The New York Times has a fascinating profile on Ikaria, a Greek island located about 30 miles off the western coast of Turkey. With roughly 8,000 inhabitants, the island is known for its slow and relaxed lifestyle, thriving communities, and healthy citizenry.
As Ikarian physician Dr. Ilias Leriadis says in the article: “Have you noticed that no one wears a watch here? …We simply don’t care about the clock here.”
“For people to adopt a healthful lifestyle,” reports Dan Buettner in a recent issue of the “New York Times Magazine,” “they need to live in an ecosystem, so to speak, that makes it possible.” Buettner’s exploration of the Aegean island of Ikaria, where people are 2.5 times as likely as Americans to live past the age of 90, showcases the inseparability of individual and communal flourishing.
On Ikaria, a constellation of factors yields long lives: a great diet, and few chances to deviate from it; lots of physical activity (little of which could be classed as “exercise”); even regular napping.
But the likely keys to Ikarian longevity are harder to map. Buettner suggests that social structures — the marriages, families and friendships that knit Ikarians into a densely woven fabric of village life — are what sustain these communities in healthy practices.
At a superficial level, it can be easy for us to overly romanticize such places, especially for those of us who are routinely exhausted by fast-paced Western culture (though I still prefer a widespread concern for clocks). Buettner, for example, often seems over-sold on the notion of Ikaria as Utopia–likely, no doubt, because of his research interests in longevity (understandable).
As Christians, however, we need to be careful that our ultimate aim stays fixed on the glory of God, incorporating a full scope of social and economic goods along the way. Whole-life discipleship requires more than a narrow focus on either busyness or relaxation, short life or old age, and in this vein, Case is helpful in pointing us to a deeper takeaway: “Ikaria dramatizes the fact that the virtues and flourishing of individuals depend on communal traditions and practices.”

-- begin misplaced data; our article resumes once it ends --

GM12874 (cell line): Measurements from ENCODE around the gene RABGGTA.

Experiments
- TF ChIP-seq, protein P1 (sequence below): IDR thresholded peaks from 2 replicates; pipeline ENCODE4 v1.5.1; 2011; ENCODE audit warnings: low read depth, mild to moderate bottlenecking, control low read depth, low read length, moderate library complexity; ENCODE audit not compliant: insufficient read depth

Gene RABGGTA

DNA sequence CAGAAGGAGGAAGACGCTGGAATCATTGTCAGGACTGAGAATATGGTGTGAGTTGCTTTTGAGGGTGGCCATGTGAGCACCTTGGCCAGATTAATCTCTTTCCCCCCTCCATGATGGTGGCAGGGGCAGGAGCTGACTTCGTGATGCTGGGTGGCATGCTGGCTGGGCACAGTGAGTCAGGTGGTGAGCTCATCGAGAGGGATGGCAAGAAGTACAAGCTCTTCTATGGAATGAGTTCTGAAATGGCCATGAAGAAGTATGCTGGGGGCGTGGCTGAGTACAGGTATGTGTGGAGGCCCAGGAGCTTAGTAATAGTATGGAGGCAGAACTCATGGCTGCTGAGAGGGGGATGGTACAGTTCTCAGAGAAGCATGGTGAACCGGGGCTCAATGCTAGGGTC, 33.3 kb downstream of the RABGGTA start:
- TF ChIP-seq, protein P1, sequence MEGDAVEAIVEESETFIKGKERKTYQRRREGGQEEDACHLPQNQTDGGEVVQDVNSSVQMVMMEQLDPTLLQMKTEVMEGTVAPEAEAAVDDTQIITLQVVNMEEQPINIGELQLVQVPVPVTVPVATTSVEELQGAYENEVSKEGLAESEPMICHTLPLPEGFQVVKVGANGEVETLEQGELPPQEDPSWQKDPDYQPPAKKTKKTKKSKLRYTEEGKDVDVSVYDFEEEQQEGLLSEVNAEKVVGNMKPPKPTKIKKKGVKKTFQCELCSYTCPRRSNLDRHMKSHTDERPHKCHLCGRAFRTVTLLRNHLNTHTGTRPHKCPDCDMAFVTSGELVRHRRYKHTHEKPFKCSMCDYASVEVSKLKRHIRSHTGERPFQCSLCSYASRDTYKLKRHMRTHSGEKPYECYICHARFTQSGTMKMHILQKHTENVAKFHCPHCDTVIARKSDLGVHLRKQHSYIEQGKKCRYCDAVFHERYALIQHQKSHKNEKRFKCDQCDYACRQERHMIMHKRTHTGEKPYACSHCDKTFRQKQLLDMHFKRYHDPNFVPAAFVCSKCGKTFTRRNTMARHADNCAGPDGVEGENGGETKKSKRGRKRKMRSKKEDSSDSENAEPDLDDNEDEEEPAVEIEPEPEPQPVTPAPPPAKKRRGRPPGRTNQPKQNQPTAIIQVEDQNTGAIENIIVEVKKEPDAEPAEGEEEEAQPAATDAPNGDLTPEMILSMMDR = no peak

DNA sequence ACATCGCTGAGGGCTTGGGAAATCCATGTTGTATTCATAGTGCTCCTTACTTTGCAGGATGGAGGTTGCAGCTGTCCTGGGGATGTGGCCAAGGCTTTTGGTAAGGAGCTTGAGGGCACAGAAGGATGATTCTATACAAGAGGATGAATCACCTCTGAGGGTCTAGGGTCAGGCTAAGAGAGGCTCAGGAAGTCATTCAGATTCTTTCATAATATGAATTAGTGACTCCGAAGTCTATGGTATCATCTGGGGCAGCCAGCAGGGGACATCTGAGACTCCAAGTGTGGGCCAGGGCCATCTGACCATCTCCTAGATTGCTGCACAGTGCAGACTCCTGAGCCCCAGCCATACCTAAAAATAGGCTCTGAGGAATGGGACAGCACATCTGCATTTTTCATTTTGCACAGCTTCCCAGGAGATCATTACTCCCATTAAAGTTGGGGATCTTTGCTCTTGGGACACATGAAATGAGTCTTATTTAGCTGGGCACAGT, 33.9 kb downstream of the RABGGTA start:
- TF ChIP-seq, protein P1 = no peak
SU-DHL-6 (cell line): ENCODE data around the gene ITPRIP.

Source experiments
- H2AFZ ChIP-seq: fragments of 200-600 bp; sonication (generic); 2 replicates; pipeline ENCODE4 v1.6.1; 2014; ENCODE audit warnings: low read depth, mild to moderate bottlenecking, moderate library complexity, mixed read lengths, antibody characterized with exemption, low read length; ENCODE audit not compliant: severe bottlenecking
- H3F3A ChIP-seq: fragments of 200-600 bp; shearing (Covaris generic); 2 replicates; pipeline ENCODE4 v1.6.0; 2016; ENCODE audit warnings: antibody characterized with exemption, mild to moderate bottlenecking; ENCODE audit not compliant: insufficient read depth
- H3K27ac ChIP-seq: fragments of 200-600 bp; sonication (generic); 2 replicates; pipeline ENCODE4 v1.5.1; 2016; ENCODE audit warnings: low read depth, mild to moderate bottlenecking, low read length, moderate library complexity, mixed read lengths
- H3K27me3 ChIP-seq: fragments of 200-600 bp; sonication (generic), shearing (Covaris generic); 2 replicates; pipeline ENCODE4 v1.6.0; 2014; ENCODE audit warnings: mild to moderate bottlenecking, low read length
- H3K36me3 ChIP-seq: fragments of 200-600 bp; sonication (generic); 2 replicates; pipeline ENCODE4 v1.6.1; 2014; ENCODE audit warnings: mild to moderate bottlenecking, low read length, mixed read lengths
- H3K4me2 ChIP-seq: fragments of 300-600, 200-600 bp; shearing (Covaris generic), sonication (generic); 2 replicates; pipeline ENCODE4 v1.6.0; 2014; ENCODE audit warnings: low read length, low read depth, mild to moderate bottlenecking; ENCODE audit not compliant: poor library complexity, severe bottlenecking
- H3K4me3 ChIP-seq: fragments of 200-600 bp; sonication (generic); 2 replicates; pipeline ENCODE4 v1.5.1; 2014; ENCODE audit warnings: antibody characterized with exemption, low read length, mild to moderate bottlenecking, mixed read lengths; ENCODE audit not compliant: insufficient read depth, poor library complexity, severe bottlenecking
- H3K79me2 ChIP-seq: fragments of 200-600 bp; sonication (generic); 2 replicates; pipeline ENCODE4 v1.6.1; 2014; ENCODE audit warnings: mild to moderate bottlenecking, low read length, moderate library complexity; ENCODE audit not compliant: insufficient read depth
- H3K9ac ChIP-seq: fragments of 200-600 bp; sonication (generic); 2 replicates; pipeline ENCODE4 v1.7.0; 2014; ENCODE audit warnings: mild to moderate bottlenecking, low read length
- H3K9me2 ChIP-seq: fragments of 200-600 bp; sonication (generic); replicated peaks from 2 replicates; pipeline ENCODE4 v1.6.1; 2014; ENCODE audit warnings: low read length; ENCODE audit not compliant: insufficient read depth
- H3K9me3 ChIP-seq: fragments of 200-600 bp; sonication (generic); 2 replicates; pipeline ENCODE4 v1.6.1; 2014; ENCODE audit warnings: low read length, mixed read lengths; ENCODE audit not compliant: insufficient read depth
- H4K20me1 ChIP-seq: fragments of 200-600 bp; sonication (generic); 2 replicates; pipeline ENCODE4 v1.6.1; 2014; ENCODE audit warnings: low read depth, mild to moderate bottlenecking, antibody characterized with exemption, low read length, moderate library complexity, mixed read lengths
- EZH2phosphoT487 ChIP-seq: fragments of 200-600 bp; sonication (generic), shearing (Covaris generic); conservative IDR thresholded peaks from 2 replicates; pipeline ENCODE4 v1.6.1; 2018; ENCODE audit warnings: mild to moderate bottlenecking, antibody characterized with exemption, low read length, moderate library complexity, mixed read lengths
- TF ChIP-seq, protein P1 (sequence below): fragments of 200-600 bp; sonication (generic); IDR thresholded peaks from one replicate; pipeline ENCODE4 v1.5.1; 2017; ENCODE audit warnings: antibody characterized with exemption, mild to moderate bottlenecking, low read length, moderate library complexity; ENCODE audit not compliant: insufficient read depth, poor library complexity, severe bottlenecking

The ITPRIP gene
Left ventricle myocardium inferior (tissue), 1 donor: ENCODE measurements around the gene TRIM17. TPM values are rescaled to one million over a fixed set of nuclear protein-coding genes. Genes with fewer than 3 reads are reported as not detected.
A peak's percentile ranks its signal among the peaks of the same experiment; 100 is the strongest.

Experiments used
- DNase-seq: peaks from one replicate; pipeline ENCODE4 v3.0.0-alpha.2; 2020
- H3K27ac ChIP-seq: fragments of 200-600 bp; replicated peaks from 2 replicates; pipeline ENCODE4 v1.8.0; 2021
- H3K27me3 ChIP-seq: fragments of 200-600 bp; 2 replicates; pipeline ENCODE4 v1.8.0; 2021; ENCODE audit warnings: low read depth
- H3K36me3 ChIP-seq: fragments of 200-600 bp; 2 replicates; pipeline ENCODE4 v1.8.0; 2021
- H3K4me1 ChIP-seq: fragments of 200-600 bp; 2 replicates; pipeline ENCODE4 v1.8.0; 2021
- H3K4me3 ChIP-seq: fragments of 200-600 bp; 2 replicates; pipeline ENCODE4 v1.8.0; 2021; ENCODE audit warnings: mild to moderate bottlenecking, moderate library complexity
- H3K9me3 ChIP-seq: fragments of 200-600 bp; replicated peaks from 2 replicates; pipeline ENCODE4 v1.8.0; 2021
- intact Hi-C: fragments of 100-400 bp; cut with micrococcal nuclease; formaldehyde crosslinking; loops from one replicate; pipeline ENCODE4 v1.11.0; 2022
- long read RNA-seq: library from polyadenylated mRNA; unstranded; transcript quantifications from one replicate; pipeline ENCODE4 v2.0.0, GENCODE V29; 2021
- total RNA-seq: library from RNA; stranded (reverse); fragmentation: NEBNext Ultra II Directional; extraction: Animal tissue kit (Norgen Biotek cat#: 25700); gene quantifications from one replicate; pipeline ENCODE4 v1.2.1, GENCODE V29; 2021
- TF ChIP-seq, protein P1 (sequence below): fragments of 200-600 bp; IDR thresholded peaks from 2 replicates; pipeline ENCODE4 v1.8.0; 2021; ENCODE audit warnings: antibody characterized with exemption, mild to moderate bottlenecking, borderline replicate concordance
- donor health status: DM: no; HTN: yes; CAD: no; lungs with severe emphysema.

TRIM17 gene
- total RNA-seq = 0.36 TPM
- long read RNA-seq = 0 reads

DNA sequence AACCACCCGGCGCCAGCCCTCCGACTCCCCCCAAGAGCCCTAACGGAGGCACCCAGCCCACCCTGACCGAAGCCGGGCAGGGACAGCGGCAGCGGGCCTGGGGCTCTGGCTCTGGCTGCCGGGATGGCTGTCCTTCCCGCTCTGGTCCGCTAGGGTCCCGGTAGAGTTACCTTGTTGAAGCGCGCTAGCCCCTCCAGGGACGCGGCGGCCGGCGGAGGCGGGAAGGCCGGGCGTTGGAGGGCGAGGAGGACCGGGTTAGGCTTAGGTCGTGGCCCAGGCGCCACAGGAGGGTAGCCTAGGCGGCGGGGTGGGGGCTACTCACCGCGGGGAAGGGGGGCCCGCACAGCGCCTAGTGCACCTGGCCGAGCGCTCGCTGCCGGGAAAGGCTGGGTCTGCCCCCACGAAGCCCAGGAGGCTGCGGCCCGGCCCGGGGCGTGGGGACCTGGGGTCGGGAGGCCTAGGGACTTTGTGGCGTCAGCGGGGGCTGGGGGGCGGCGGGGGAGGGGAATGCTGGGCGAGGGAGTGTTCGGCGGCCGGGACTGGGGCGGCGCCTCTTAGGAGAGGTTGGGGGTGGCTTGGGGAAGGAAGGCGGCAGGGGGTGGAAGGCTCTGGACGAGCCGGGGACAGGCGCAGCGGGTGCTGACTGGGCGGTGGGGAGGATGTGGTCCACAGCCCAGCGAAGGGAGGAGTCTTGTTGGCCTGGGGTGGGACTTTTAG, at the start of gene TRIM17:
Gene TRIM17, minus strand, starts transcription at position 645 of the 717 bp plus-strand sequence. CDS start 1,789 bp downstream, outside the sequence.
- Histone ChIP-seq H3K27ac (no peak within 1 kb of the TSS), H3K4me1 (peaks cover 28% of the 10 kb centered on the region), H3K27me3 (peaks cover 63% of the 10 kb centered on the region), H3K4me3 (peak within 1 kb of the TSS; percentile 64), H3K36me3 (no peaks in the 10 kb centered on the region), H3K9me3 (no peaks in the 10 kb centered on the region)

This vigorous individual-community interaction and interdependence of Ikaria, Case argues, is something we can learn from, and further, it is something mirrored in and enhanced by the Church:
Effecting change within the Church is no different: because the gospel brooks no division of the Christian life into public and private spheres, the work of forming disciples requires change at all levels, from purging the heart of vice to recasting social structures taken captive to idolatrous greed or hatred.
The Church transforms individuals, not simply by offering moral maxims or inspirational examples, but by constituting an entire counterculture of change. For, as Ikaria’s centenarians can attest, individual virtues flourish only in the greenhouses of thriving communities.
As I’ve already indicated, such flourishing can play out in a variety of ways, resulting in a wide and diverse assortment of healthy and productive “ecosystems,” whatever the wristwatch-to-hammock ratio may be. As Case duly indicates, there is no clear public/private division that prohibits this dynamic from impacting the Church’s work at all levels across the culture.
What Ikaria demonstrates is that, whatever the result, we should continuously work to integrate personal virtue and inspiration with “communal traditions and practices.” In doing so, we can expect to see things overlap in beautiful and mysterious ways.